FREDERIC TCHENG /// Normative Processes and their Transgression in Queer Cinema
NORMATIVE PROCESSES AND THEIR TRANSGRESSION IN QUEER CINEMA
Conversation recorded with Frédéric Tcheng in New York on January 12, 2014.
In this conversation filmmaker Frédéric Tcheng and I reflect on what characterizes queer cinema. Despite the (fortunate) impossibility to attribute a systematic label on a film as “queer,” we attempt to dissociate films that integrate homosexual or transsexual narrative components within itself but yet remain within a relatively conventional structure, and thus contribute to a problematic yet interesting normalization of the LGBT community, from films that substantially transgress genre/gender through their very narrative structure. Such questions about normative processes and their subversion leads us beyond cinema to the domain of the social bodies.
Frédéric Tcheng is a French-born filmmaker. He co-produced, co-edited and shot Valentino: The Last Emperor, the 2009 hit documentary shortlisted for the Best Documentary Oscar. He is the co-director of Diana Vreeland: The Eye Has to Travel, a Samuel Goldwyn release. His collaborations includes such varied personalities as the poet Sarah Riggs, the fashion brands H&M, Jimmy Choo, Ferragamo and Vogue, among others. He is currently working on a feature documentary about haute couture and developing a screenplay about queer histories.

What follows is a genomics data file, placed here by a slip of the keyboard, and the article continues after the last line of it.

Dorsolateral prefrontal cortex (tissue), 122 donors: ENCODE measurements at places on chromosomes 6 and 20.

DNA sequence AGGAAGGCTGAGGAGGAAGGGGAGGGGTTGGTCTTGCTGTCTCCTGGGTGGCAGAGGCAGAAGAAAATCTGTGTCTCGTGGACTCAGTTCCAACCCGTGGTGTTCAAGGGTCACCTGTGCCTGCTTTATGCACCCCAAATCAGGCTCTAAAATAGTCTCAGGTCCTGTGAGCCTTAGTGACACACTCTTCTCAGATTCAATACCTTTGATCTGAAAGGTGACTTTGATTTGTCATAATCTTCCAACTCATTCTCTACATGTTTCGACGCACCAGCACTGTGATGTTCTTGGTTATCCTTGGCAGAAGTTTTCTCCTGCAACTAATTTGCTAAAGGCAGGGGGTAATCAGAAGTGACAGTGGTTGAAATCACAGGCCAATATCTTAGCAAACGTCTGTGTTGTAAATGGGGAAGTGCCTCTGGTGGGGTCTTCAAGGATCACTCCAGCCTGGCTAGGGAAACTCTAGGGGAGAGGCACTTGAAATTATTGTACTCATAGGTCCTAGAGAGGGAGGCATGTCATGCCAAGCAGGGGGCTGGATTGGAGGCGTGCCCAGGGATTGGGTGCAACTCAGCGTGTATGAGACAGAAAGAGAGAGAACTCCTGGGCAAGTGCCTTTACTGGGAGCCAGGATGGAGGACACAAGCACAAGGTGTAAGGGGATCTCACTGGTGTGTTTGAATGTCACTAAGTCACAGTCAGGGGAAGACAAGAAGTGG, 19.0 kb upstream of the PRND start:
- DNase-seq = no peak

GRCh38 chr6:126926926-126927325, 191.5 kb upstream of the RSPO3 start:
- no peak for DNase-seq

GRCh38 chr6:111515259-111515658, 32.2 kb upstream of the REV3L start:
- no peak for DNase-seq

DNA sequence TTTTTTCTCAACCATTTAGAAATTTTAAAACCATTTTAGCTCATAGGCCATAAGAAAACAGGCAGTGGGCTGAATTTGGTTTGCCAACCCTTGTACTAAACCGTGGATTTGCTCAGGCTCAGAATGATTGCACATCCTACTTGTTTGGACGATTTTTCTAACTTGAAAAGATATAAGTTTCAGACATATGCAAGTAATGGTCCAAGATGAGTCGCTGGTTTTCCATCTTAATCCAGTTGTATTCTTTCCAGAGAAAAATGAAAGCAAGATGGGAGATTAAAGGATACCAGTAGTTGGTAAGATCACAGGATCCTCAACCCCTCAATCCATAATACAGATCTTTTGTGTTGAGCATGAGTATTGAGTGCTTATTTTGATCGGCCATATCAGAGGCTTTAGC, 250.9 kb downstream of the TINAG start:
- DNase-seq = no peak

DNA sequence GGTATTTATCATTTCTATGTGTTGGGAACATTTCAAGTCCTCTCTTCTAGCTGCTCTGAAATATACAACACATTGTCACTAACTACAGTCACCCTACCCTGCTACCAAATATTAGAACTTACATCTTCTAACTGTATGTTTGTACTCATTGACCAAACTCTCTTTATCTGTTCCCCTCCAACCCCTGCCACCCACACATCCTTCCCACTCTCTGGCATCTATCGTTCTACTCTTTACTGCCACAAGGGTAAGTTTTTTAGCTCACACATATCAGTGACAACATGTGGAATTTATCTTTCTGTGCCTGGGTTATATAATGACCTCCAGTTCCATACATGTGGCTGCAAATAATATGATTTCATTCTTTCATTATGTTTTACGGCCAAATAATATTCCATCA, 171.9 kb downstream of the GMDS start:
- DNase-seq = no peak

– 1989: Looking for Langston by Isaac Julien
– 1990: Paris is Burning by Jennie Livingston
– 1991: Poison by Todd Haynes
– 1992: Swoon by Tom Kalin
– 1995: Stonewall by Nigel Finch
– 1996: Lilies by John Greyson
– 2004: Tropical Malady by Apichatpong Weerasethakul
– 2012: How to Survive a Plague by David France
also quoted: The Mad Masters by Jean Rouch (1955)
– Andy Hartman, “Structural/Sexual Transgression: Todd Haynes’s Poison as a Critique of Homonormativity” (http://brightlightsfilm.com)
– B. Ruby Rich, New Queer Cinema: The Director’s Cut, Durham: Duke University Press, 2013
– Michel Foucault, The History of Sexuality, New York: Vintage, 1990
– Judith Butler, Bodies That Matter: On the Discursive Limits of Sex, London: Routledge, 2011.
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Creative Commons Attribution-NonCommercial-ShareAlike 3.0 Unported License. - 2014